Walk . . . Mul­ranny Walk, Co Mayo

The Irish Times Magazine - - ON THE MOVE - JOHN G O’DWYER

How I de­test the an­nual cha­rade known as the bud­get. Re­cently, it has be­come a time when our lead­ers hand out sweets to al­most ev­ery­one, while claim­ing the whole vote- gath­er­ing ex­er­cise is ac­tu­ally in the in­ter­ests of fis­cal rec­ti­tude.

Of course, it’s all high theatre, with ev­ery­one act­ing out their as­signed role on the great stage of pub­lic opin­ion, but some­times it gets too much.

Hav­ing driven to Mayo in the after­math of the bud­get, all the while lis­ten­ing on the ra­dio to peo­ple whose favourite words were “en­ti­tled” and “missed op­por­tu­nity”, an im­me­di­ate es­cape from the whole overblown pas­tiche was ur­gent, but where to go on an ab­bre­vi­ated Oc­to­ber evening? Then I re­mem­bered a route I had no­ticed lead­ing off the Great West­ern Green­way, which ap­peared to prom­ise max­i­mum scenic re­ward for min­i­mum in­vest­ment of time and ef­fort.

Set­ting out from the Vic­to­rian el­e­gance of Mul­ranny Park Ho­tel, I de­scended steps di­rectly op­po­site and then con­tin­ued along a 19th- cen­tury cause­way and bridge lead­ing through an ex­ten­sive salt marsh. Gain­ing a storm beach, I am­bled right be­hind the strand and then up a rus­tic lane to reach a pub­lic road, where ar­rows in­di­cated up­hill. Go­ing off- piste soon after, I aban­doned the signs and as­cended to reach Log na Cur­rane’s sum­mit, which is crowned by a booster sta­tion.

This di­ver­sion proved worth­while, for laid out be­low was the ma­jes­tic iso­la­tion of Bel­lacragher Bay as it misted north to Black­sod Bay and the som­bre out­line of the iso­lated Nephin moun­tains.

Back on track, I fol­lowed the ar­rows left through scenic Cush­lecha Bog be­fore ex­it­ing on to a sur­faced road. Then it was across the main road and up­hill on a me­an­der­ing for­est track to join the Great West­ern Green­way which, even on an Oc­to­ber evening, was busy with walk­ers and cy­clists. I shouldn’t have been sur­prised, for the Green­way is un­doubt­edly one of the great in­no­va­tions of Ir­ish tourism. With about 250,000 user’s an­nu­ally, it is es­ti­mated to have cre­ated 200 jobs in the sur­round­ing ar­eas and has now spawned many im­i­ta­tors na­tion­wide.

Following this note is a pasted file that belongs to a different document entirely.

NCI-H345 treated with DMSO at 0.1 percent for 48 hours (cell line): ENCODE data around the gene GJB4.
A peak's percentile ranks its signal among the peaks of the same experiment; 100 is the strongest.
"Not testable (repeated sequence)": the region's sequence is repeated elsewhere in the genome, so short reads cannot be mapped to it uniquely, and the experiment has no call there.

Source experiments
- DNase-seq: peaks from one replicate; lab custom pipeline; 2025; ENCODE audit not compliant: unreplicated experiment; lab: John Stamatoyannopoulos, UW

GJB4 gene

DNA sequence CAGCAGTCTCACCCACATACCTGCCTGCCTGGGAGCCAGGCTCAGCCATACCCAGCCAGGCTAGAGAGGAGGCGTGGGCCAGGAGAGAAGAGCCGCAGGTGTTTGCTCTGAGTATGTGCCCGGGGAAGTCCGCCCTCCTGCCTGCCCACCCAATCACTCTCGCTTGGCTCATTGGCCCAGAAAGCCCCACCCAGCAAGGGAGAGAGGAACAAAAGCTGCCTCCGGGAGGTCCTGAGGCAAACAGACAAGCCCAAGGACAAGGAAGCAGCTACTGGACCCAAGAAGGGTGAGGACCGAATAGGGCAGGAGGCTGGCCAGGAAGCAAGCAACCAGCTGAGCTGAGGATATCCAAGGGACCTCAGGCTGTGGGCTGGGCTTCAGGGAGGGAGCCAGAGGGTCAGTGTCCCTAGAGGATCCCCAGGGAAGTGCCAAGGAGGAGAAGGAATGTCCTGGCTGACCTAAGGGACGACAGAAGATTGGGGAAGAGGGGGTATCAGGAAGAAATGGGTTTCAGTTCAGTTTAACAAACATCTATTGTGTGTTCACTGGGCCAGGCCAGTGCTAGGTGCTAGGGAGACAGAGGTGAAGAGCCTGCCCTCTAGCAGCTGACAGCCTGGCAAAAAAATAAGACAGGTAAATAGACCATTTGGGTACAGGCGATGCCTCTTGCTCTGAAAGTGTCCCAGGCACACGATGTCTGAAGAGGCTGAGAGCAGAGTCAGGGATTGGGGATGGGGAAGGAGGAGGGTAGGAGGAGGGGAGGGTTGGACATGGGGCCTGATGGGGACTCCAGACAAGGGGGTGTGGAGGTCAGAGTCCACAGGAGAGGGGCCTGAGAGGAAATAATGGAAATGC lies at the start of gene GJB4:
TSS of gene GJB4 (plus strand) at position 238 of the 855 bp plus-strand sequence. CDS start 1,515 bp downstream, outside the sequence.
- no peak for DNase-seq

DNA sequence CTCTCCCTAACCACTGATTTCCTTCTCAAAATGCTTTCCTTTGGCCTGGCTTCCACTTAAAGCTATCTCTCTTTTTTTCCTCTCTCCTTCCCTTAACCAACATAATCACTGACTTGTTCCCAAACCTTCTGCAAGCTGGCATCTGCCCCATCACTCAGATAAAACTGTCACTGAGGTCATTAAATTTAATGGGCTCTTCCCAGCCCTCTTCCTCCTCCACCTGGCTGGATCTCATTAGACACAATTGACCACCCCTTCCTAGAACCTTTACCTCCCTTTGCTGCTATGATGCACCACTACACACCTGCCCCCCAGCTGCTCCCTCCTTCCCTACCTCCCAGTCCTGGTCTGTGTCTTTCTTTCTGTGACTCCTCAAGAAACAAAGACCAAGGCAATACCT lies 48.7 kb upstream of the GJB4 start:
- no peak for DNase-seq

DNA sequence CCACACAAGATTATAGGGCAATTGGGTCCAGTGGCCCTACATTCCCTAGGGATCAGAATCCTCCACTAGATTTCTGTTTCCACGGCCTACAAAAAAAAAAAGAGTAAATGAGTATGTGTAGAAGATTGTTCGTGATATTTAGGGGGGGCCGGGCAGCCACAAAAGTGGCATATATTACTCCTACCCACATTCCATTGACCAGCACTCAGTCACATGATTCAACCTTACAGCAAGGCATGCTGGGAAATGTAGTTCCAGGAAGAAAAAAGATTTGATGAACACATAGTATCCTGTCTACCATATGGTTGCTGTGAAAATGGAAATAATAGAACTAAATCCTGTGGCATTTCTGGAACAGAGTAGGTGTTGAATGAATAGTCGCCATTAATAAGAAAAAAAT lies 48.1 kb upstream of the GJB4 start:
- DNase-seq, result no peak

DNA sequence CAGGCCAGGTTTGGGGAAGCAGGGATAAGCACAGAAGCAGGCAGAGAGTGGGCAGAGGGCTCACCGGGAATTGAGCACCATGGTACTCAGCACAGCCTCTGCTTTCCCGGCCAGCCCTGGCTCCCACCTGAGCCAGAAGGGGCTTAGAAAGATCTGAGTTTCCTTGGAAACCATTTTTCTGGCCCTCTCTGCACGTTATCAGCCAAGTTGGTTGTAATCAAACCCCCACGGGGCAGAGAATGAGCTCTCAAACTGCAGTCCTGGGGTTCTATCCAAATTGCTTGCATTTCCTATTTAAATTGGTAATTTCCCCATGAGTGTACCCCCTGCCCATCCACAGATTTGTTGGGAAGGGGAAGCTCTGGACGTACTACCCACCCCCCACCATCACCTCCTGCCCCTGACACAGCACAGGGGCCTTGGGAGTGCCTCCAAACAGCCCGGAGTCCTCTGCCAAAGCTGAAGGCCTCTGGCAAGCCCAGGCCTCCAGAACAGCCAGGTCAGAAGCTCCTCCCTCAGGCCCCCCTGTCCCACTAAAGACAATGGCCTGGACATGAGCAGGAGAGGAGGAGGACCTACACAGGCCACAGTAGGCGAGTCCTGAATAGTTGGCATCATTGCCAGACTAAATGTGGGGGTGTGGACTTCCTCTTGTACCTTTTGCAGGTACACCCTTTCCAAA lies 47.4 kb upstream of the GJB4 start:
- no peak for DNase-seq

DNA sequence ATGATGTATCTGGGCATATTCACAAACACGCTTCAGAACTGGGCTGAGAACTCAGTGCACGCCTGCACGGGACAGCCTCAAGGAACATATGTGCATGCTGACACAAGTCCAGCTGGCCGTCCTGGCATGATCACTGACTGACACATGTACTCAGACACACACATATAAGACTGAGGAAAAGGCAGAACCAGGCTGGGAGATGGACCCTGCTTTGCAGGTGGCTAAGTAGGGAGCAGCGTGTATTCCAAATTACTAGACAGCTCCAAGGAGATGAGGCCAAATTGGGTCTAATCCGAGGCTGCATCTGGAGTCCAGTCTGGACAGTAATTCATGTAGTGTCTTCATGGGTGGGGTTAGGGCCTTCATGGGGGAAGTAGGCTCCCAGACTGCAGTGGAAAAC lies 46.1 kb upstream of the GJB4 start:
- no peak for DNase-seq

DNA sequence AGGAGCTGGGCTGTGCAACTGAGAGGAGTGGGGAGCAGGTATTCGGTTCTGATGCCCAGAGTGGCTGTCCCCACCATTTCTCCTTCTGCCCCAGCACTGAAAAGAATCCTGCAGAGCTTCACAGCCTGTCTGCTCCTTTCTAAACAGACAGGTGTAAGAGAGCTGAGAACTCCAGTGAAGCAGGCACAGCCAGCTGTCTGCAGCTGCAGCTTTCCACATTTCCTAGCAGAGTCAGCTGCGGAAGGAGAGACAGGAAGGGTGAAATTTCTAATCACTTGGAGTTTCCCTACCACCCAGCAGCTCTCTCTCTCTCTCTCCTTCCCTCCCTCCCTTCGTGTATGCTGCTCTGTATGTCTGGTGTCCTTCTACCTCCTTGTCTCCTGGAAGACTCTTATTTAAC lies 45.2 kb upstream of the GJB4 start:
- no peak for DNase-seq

At this point I could have gone right and re­turned to Mul­ranny House, but the gra­cious cut- stone viaduct cross­ing the N59 to Ban­gor drew me like a moth to light.

Here, it was steeply down­hill to the road, where soon after the route me­an­dered right and up­hill through some steep, un­for­giv­ing ter­rain, where I scrab­bled around to find the trail on a cou­ple of oc­ca­sions. Even­tu­ally the trail de­canted me at the view­ing point of Cru­ach Gor­rach ( Look­out Hill)

Start to fin­ish From West­port,

take the N59 through New­port to Mul­ranny vil­lage, which is sign­posted Mal­laranny. Start your walk from Mul­ranny Park Ho­tel.

Suit­abil­ity Gen­er­ally un­chal­leng­ing

out­ing on rea­son­ably sound tracks. Walk­ing poles are use­ful, how­ever, on the rough as­cent from the N59 to Cru­ach Gor­rach.

Time Three Map:

hours. EastWest Map­ping; Wild Nephin where I was re­warded with a spec­tac­u­lar panorama over the drowned drum­lins of Clew Bay to Croagh Pa­trick’s hand­some head, which to­day was flirt­ing el­e­gantly with puffy white clouds.

Then, with a red- tinted hunter’s moon above in an azure sky and lights reignit­ing in the val­ley be­low, I de­scended the dark­en­ing moun­tain­side to re­join the Green­way for the short ram­ble to Mul­ranny House Ho­tel. Im­me­di­ately, po­lit­i­cal re­al­ity in­truded: as I drove away in gath­er­ing dark­ness, a po­lit­i­cal spokesman was on the ra­dio de­scrib­ing the bud­get as “a slap in the face for the home renters of Ire­land”.

N

■ The Green­way is un­doubt­edly one of the great in­no­va­tions of Ir­ish tourism

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